American democracy is premised upon a balance of power between the legislative, executive, and judicial branches of government. Although at times we view the executive branch as being all powerful, the reality is that the limits of each branch are constitutionally defined.
Being president of the United States is not the same as being president of a company in which you own a majority of shares. Nor is enacting policy proposals as president the same as espousing opinions at cocktail parties as a private citizen. Although there is the power to issue executive orders, the legislature must still pass new laws and fund government programs, and even with a Republican majority in both houses of Congress, I expect there will be shifting coalitions that cross party lines since President Trump does not always believe in traditional Republican or Conservative values.
Moreover, executive actions that conflict with constitutional limits are likely to be challenged in the courts. Although some fear that presidential appointments to the Supreme Court will eliminate the precedent of prior constitutional interpretations, that is unlikely. There has always been a long-term stability on the Supreme Court that politics does not affect. The Supreme Court and the federal judiciary place a high premium on judicial independence and integrity. I would expect that despite political pressures, Republican-appointed Supreme Court justices will still tend to place a premium on the principle of stare decisis. The law does evolve, but radical zig-zags are rare.
Moreover, President Trump’s first appointment to the Supreme Court is to replace Justice Antonin Scalia and, hence, it is likely to preserve the pre-existing balance on the Court. One could even argue that the possibility of replacing Judge Scalia with a more liberal appointment favored the Republicans in the presidential election.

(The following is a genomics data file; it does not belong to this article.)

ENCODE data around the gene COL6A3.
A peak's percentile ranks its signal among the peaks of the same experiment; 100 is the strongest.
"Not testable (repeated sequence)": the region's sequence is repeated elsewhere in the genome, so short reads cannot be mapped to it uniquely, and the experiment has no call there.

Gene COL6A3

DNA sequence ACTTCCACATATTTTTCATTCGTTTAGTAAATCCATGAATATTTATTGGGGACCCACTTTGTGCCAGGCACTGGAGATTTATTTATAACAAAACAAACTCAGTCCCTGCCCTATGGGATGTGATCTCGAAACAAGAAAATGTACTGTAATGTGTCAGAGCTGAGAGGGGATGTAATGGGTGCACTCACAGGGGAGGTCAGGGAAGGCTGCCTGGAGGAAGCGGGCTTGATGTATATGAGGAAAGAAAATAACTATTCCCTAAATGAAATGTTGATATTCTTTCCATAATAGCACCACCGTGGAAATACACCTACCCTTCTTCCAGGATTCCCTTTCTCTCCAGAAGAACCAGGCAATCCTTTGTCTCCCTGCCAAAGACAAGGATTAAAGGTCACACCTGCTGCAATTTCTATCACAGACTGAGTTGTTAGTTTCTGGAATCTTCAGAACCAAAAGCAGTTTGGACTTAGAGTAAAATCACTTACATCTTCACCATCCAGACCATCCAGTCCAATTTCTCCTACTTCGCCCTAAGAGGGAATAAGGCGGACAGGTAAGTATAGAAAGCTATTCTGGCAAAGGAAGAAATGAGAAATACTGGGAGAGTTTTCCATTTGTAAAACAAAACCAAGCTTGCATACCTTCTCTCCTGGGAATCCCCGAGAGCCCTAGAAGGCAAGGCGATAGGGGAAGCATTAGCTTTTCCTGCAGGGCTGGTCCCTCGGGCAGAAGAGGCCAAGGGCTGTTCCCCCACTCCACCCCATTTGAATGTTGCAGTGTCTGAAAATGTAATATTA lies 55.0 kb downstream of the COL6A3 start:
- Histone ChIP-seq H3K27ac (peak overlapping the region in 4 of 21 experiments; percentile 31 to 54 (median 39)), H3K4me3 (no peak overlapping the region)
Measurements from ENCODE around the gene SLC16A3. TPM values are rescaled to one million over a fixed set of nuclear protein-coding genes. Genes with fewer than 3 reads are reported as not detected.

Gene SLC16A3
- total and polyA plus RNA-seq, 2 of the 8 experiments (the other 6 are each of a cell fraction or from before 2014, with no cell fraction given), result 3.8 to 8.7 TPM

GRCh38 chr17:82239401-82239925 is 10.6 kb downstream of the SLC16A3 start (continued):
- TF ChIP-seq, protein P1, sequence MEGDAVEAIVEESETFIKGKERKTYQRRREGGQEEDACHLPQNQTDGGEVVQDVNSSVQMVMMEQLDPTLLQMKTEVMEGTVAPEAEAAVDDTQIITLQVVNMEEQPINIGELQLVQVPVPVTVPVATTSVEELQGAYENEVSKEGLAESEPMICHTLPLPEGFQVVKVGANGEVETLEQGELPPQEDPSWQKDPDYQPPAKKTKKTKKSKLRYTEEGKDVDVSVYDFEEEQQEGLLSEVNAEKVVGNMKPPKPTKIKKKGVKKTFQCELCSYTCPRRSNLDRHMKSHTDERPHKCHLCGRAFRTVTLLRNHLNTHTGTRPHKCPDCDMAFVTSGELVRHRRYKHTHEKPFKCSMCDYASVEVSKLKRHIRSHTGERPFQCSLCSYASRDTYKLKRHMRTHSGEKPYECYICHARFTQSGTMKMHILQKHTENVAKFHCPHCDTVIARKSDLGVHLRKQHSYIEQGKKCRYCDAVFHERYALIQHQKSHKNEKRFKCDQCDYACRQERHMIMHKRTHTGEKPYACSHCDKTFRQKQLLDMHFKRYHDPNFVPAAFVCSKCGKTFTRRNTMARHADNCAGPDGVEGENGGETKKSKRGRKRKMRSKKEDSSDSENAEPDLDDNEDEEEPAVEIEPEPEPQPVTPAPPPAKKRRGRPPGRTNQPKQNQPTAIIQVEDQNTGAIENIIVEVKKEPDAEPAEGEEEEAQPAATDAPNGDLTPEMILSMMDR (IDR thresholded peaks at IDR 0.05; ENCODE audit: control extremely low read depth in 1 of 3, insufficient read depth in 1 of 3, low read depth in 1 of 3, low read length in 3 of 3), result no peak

Our system of government contemplates both giving a new president some leeway to implement his own agenda and approach, balanced by opposition from a loyal opposition and constitutional constraints imposed by the judiciary and legislature and an active press. President Trump has sometimes demonstrated that he will personally attack those who oppose his decisions and policies. But everyone must do their job vigorously for our system to work properly, to support each branch of government, and to protect and support the press in doing their job. Our system contemplates offering some feedback after two years and definitive feedback after four years.
The president has a mandate for change, or at least a change in approach, which was presaged by the strong showing by Bernie Sanders and the weakness of Jeb Bush and other more traditional candidates. That mandate for a change in approach does not mean that constitutional safeguards can be abandoned. President Roosevelt’s attempt to pack the Supreme Court so as to facilitate his own mandate for change proved to be one of his least popular initiatives, and failed.
We owe President Trump some leeway in his advocating a different approach, but that does not mean not challenging that approach through constitutional means where appropriate, nor does it mean standing silent for an approach that does not meet with our own standards for a just society. We should also not shy away from defending those who are unfairly attacked from the White House, such as Judge Gonzalo Curiel, so as to preserve that constitutional balance. Irrespective of the balance of constitutional power, the president does have the bully pulpit or perhaps more aptly, the “Presidential Tweet.” It’s important that the bully pulpit or tweet not be used as an instrument of intimidation for those who play a role in the balance of power. It’s important that our constitutional process and the rule of law be allowed to work as intended.
Mark J. Moretti is president of the Monroe County Bar Association and is the leader of Phillips Lytle LLP’s Construction Litigation Practice Team. He can be reached at firstname.lastname@example.org.